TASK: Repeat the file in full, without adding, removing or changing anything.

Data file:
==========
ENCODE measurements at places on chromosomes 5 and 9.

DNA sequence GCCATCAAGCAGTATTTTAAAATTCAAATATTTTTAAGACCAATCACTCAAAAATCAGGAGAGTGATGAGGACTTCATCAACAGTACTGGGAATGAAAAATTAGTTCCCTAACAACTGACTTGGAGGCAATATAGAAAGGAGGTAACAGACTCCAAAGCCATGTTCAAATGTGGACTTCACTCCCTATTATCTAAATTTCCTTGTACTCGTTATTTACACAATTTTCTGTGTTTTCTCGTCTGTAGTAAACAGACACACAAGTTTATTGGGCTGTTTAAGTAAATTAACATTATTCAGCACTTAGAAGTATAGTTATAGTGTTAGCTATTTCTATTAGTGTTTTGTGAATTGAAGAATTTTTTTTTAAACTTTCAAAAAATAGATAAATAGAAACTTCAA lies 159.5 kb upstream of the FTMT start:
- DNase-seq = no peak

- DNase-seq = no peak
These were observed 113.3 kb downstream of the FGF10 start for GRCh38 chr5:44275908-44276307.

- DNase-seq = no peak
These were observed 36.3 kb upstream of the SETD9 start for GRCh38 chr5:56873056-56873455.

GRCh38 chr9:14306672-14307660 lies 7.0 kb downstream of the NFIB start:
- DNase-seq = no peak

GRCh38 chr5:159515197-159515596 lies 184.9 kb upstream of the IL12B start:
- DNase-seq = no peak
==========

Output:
ENCODE measurements at places on chromosomes 5 and 9.

DNA sequence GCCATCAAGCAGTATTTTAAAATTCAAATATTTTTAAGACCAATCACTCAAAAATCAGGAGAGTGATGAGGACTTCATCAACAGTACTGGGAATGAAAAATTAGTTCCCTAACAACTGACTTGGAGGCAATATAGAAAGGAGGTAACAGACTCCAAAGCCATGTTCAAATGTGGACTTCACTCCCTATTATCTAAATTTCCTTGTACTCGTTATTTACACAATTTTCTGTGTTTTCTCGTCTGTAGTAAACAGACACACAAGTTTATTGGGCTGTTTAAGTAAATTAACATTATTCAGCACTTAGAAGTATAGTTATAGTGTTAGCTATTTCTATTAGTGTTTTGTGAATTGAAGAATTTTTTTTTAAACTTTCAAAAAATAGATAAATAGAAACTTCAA lies 159.5 kb upstream of the FTMT start:
- DNase-seq = no peak

- DNase-seq = no peak
These were observed 113.3 kb downstream of the FGF10 start for GRCh38 chr5:44275908-44276307.

- DNase-seq = no peak
These were observed 36.3 kb upstream of the SETD9 start for GRCh38 chr5:56873056-56873455.

GRCh38 chr9:14306672-14307660 lies 7.0 kb downstream of the NFIB start:
- DNase-seq = no peak

GRCh38 chr5:159515197-159515596 lies 184.9 kb upstream of the IL12B start:
- DNase-seq = no peak